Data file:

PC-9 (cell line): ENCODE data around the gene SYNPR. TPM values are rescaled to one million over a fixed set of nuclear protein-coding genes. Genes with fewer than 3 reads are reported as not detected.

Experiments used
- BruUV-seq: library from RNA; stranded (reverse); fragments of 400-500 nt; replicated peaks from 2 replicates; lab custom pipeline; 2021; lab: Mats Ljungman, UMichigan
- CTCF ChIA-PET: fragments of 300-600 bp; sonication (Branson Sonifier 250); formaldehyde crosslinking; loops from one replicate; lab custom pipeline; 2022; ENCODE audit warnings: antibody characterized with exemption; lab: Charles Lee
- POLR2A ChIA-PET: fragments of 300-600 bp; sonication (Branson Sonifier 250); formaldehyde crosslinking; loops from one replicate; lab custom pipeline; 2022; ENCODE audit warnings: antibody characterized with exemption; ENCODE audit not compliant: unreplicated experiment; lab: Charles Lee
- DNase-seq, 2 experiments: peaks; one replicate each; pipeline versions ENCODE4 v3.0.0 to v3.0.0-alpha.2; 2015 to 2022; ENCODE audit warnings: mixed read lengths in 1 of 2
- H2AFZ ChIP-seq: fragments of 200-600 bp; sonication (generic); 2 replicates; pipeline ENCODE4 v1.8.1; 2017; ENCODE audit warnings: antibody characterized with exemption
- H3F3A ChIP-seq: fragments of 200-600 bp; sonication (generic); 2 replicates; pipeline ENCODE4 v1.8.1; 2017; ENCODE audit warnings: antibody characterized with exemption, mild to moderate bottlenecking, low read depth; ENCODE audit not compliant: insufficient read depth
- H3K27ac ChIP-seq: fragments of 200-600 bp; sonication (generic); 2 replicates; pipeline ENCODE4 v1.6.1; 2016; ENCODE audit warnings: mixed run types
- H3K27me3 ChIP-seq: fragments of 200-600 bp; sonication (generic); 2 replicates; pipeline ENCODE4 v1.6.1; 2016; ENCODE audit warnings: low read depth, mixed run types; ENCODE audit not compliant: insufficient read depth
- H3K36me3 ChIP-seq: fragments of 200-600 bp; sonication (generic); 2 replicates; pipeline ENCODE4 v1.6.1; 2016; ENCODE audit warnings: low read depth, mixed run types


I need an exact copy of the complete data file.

PC-9 (cell line): ENCODE data around the gene SYNPR. TPM values are rescaled to one million over a fixed set of nuclear protein-coding genes. Genes with fewer than 3 reads are reported as not detected.

Experiments used
- BruUV-seq: library from RNA; stranded (reverse); fragments of 400-500 nt; replicated peaks from 2 replicates; lab custom pipeline; 2021; lab: Mats Ljungman, UMichigan
- CTCF ChIA-PET: fragments of 300-600 bp; sonication (Branson Sonifier 250); formaldehyde crosslinking; loops from one replicate; lab custom pipeline; 2022; ENCODE audit warnings: antibody characterized with exemption; lab: Charles Lee
- POLR2A ChIA-PET: fragments of 300-600 bp; sonication (Branson Sonifier 250); formaldehyde crosslinking; loops from one replicate; lab custom pipeline; 2022; ENCODE audit warnings: antibody characterized with exemption; ENCODE audit not compliant: unreplicated experiment; lab: Charles Lee
- DNase-seq, 2 experiments: peaks; one replicate each; pipeline versions ENCODE4 v3.0.0 to v3.0.0-alpha.2; 2015 to 2022; ENCODE audit warnings: mixed read lengths in 1 of 2
- H2AFZ ChIP-seq: fragments of 200-600 bp; sonication (generic); 2 replicates; pipeline ENCODE4 v1.8.1; 2017; ENCODE audit warnings: antibody characterized with exemption
- H3F3A ChIP-seq: fragments of 200-600 bp; sonication (generic); 2 replicates; pipeline ENCODE4 v1.8.1; 2017; ENCODE audit warnings: antibody characterized with exemption, mild to moderate bottlenecking, low read depth; ENCODE audit not compliant: insufficient read depth
- H3K27ac ChIP-seq: fragments of 200-600 bp; sonication (generic); 2 replicates; pipeline ENCODE4 v1.6.1; 2016; ENCODE audit warnings: mixed run types
- H3K27me3 ChIP-seq: fragments of 200-600 bp; sonication (generic); 2 replicates; pipeline ENCODE4 v1.6.1; 2016; ENCODE audit warnings: low read depth, mixed run types; ENCODE audit not compliant: insufficient read depth
- H3K36me3 ChIP-seq: fragments of 200-600 bp; sonication (generic); 2 replicates; pipeline ENCODE4 v1.6.1; 2016; ENCODE audit warnings: low read depth, mixed run types